Fond Memories of a Young Man in Old China, Jack Sherwood. A spell-binding tale of life lived in China as an employee of the Standard Oil Company under extreme political tensions from 1929 to 1942. (Author House, 2009)

He’s Always Been My Son, Janna Barkin. A mother’s story about raising her transgender son reminds us to accept others for who they are and will support, educate, and inspire readers. (Jessica Kingsley Publishers, 2017)

Hold Me Tight and Tango Me Home, Maria Finn. The tale of surviving a broken heart, this memoir is the discovery that tango has a lot to teach about understanding love and loss, about learning how to follow and how to lead, and how to live with style and flair. (Algonquin Books, 2010)

Houseboats, Drugs, Government and the Fourth Estate, T.J. Nelsen. A firsthand narrative history of Waldo Point Harbor that examines the bureaucratic process involved in ridding a community of drugs and violence. An extraordinary story about citizens, politicians, the press, and our criminal justice system. (Dorrance Publishing, 2015)

In her Own Sweet Time, Rachel Lehmann-Haupt. A trailblazing memoir examines the trials and modern scientific solutions of balancing career and love with the realities of reproductive timing. (2016, 2nd edition)

Manhattan Walkabout, Gene Tepper. This memoir features five coming-of-age stories recalling the youth of a Merchant Marine and solves a personal and historical puzzle. (Amazon, 2013)

Possiplex: My Computer Life and the Fight for Civilization, by Ted Nelson. The autobiography of a controversial thinker and his visionary ideas and views on the history of computing, the Internet, filmmaking, and entrepreneurship. (Mindful Press, 2011)

Rain or Shine: A Family Memoir, Cyra McFadden. The story of Cyra’s complex relationship with her parents and eccentric relatives. She looks back with pride, regret, and humor on family life spent and misspent in the gaudy, gritty world of rodeo. (U of Nebraska Press, 1998)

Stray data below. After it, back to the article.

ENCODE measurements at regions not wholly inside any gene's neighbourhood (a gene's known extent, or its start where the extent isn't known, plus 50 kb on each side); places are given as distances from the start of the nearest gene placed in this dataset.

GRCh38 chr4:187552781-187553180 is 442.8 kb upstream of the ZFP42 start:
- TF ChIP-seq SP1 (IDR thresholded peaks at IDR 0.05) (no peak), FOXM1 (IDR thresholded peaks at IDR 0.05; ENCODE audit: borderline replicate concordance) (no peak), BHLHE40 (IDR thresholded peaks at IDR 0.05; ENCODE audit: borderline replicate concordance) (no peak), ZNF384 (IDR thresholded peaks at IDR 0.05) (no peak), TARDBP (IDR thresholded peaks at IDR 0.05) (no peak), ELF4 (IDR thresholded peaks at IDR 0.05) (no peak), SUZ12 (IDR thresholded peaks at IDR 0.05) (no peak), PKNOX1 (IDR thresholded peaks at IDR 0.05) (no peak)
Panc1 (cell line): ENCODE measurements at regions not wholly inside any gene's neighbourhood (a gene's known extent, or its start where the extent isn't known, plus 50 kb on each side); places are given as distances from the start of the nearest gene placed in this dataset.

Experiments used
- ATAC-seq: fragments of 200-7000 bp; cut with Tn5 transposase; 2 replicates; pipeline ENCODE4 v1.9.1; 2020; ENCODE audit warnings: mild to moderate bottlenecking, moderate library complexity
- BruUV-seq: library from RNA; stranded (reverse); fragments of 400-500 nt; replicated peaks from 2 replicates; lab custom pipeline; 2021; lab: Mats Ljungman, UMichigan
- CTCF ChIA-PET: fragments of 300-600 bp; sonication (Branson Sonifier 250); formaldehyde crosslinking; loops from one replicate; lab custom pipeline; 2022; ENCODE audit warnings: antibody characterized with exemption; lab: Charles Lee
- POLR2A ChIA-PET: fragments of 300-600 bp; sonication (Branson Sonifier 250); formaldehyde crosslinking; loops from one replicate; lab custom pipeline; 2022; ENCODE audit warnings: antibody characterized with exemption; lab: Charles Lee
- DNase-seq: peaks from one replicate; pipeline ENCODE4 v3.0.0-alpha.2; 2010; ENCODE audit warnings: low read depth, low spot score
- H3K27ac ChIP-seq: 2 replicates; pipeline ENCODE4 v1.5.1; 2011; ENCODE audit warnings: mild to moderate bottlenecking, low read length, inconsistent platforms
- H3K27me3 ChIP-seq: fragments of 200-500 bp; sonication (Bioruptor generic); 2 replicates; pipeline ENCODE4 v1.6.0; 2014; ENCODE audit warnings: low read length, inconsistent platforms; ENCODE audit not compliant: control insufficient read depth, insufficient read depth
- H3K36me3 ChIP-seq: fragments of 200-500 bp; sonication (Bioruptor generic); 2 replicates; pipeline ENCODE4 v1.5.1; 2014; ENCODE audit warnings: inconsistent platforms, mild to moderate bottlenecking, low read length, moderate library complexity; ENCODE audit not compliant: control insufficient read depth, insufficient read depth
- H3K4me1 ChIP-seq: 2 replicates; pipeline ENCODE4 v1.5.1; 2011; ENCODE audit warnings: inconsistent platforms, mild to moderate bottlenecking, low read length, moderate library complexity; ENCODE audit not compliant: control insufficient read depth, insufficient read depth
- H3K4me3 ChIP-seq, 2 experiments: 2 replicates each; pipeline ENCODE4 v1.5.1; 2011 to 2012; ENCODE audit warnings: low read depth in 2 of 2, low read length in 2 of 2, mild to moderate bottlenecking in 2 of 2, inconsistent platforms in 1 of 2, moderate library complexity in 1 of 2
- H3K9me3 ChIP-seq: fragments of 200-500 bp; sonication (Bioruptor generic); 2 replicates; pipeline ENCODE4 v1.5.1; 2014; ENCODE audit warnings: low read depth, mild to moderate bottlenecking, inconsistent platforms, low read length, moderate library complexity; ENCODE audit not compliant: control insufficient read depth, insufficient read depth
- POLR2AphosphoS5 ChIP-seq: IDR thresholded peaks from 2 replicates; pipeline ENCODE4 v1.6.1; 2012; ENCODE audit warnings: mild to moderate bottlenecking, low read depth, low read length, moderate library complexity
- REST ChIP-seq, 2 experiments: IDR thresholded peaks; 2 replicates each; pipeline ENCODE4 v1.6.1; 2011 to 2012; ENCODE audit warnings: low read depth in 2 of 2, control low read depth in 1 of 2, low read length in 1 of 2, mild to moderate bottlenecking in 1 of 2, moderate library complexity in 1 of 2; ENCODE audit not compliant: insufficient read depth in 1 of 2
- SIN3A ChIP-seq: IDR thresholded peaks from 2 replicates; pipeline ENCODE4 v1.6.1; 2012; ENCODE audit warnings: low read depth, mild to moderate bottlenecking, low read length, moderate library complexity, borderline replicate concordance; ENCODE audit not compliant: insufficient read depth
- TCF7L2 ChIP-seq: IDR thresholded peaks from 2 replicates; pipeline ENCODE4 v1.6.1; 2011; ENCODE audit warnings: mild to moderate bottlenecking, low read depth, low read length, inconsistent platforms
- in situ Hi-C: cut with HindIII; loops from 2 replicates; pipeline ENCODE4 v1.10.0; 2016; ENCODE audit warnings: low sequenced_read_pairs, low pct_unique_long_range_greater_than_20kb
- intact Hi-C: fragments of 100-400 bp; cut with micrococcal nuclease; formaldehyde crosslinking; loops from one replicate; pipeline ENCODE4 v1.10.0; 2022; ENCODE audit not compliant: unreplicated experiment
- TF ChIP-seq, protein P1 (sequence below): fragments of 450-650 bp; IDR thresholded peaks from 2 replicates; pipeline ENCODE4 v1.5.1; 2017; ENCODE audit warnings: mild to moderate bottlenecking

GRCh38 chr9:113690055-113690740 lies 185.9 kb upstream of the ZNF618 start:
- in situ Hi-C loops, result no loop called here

A Small Black Ether, Jim Woessner. A collection of short stories and prose poems that have one thing in common: Either the location is a coffee house or there is a reference to the ultimate truth serum–coffee. (Threshold Publishing, 2015)

A Soldier’s Wind, Stuart Riddell. A rollicking story about love, loss and life on the water, the novel weaves its net of quirky characters including salty live-aboards, world class sailors, and purveyors of alternate medicine. (Wordrunner Press, 2015)

Beyond Bitterroot, Barbara Hubbard. The story of a young couple in the San Francisco of the 1920’s, of good intentions gone awry, and the struggles of imperfect souls to reconcile their expectation with their disappointments. (Ashlar Press, 2011)

The Holy Man, Susan Trott. An acclaimed national bestseller, the inspired first book of The Holy Man Trilogy is a warm and witty collection of modern fables reflecting on the human search for happiness. Penguin, 1996.

Houseboat Wars, Charles Bush. A change in property ownership threatens the houseboat community and they fight back, enlisting in their cause Legal Aid attorney Rick Spenser. Battles ensue, both legal and physical, in the courts and on land and water in this fictitious retelling. (Moonshine Cove Publishing, 2019)

Intimacy: The magic of her presence, John J. Sherwood. Lansing Hardiman’s life seemed perfect in every way: Completely happy with his home and family, he was a master of his life’s work as a professor of economics. He was on a path to the Nobel Prize, when he was seduced by Kelly. Torn between two loves, he devised a plan that would surprisingly change his life at home. (WingSpan Press, 2010)

Like No Other Time, John J. Sherwood. Join Layne and Anne-Marie and experience a daring, revealing, and heartbreakingly sad, unconventional friendship. A deeply intelligent portrayal of how an intimate personal relationship is unhurriedly built. (WingSpan Press, 2016)

One Sausalito Summer, Colleen Rae. Based on a true story, musicians meet on the Charles Van Damme at the beginning of the legendary San Francisco rock music scene. (Wordrunner Press, 2016)